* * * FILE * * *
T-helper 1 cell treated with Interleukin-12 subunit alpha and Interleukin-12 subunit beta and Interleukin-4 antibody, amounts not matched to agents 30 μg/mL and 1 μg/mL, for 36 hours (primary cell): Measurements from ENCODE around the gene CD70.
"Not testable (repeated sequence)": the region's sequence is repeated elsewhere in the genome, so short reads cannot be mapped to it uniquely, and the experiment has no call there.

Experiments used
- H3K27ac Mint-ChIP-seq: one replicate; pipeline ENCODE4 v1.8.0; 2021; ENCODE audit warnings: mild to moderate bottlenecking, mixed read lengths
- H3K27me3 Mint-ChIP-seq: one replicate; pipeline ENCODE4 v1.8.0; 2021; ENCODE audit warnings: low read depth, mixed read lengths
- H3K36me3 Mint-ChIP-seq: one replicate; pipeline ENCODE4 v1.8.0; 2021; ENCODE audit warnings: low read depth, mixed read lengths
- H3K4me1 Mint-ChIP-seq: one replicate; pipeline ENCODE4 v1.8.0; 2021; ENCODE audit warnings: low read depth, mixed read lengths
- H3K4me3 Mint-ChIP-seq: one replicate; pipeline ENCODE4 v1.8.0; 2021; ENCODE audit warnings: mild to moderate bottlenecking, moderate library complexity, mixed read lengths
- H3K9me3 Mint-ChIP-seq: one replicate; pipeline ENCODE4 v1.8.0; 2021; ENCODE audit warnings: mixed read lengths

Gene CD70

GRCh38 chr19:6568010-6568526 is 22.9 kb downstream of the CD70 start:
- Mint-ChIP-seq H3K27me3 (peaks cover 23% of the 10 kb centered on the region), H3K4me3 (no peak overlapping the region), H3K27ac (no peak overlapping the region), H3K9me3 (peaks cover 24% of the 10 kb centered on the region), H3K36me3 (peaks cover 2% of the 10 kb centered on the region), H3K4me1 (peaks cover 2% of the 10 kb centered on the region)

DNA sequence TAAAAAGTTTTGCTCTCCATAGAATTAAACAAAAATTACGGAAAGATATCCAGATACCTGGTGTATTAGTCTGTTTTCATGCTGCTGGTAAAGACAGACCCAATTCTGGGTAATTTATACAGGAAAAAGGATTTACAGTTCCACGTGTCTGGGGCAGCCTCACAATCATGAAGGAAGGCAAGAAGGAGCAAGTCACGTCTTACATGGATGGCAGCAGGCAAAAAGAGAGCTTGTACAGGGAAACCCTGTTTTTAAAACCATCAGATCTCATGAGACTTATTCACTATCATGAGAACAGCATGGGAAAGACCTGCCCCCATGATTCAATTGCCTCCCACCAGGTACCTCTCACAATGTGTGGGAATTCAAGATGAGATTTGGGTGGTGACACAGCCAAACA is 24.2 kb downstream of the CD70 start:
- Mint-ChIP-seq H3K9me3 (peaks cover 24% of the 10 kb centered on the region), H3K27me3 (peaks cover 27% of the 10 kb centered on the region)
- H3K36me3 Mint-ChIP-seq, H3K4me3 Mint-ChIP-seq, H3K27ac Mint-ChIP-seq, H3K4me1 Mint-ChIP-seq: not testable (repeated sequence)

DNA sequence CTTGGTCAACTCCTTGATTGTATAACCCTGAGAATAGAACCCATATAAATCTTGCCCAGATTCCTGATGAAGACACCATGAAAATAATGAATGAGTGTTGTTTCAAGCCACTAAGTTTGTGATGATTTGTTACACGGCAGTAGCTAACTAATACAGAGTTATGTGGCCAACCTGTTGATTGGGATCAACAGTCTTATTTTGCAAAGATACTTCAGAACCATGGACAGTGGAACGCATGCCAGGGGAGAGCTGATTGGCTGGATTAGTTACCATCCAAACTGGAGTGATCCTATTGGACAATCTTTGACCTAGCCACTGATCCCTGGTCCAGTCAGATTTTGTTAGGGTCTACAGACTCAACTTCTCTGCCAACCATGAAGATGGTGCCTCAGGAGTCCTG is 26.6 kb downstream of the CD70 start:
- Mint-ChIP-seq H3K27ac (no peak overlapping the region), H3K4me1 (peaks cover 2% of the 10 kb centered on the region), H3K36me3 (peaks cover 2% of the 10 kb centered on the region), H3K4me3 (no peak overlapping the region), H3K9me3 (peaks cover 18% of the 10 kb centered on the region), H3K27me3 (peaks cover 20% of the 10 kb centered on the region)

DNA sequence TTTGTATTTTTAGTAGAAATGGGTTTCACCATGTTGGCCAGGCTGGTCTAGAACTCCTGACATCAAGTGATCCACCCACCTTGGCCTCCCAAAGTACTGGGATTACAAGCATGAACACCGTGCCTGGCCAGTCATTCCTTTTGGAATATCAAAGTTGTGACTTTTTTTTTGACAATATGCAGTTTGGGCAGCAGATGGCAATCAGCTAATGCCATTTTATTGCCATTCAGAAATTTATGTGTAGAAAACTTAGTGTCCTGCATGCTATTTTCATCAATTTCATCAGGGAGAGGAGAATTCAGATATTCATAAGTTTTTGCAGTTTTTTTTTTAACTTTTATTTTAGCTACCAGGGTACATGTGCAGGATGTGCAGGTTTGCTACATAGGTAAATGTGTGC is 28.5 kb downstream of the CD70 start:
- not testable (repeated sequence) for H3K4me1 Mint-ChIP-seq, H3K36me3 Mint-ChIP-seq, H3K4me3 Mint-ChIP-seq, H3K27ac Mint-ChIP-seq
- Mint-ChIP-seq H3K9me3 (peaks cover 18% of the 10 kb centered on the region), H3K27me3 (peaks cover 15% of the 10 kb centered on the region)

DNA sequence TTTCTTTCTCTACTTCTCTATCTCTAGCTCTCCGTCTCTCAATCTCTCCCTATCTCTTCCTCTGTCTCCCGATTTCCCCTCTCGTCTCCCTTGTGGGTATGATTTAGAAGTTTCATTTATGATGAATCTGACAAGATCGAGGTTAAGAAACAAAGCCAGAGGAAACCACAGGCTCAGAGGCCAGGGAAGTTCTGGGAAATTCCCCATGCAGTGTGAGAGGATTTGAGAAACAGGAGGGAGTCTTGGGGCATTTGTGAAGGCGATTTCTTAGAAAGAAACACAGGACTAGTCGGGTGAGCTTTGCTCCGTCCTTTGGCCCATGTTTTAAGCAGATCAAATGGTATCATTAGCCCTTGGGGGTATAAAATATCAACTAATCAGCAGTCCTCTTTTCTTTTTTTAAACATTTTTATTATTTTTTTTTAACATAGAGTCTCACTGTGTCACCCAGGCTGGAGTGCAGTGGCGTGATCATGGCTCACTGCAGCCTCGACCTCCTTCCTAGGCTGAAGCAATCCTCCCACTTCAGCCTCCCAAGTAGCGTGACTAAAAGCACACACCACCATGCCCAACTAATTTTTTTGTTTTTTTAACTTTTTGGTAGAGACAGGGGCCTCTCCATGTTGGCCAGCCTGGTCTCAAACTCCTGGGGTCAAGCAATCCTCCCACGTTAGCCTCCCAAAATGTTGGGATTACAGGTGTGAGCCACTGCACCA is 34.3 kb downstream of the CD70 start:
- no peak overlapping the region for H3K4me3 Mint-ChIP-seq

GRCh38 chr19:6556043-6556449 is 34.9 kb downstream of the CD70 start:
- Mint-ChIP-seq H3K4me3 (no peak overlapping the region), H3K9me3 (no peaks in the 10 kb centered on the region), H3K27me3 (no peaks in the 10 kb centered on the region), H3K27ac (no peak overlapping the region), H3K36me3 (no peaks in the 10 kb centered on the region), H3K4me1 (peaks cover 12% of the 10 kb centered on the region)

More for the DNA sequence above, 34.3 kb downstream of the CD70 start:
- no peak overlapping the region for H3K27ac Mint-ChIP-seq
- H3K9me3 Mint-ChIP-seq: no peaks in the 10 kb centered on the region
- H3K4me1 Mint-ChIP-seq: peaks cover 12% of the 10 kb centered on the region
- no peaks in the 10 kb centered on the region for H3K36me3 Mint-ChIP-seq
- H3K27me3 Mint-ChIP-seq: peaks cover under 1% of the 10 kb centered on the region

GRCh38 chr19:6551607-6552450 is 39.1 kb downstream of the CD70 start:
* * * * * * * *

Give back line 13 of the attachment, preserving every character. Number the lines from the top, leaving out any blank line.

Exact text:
DNA sequence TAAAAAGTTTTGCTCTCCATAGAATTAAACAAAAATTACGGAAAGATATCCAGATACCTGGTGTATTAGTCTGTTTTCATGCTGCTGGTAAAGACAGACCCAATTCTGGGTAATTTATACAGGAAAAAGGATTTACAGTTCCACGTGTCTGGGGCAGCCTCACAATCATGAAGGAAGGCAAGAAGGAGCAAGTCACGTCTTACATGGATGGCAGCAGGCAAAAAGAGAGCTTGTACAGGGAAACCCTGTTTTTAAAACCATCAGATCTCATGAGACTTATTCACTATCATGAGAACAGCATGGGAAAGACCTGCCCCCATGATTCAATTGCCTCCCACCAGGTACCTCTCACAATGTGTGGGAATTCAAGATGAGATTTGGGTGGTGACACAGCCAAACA is 24.2 kb downstream of the CD70 start: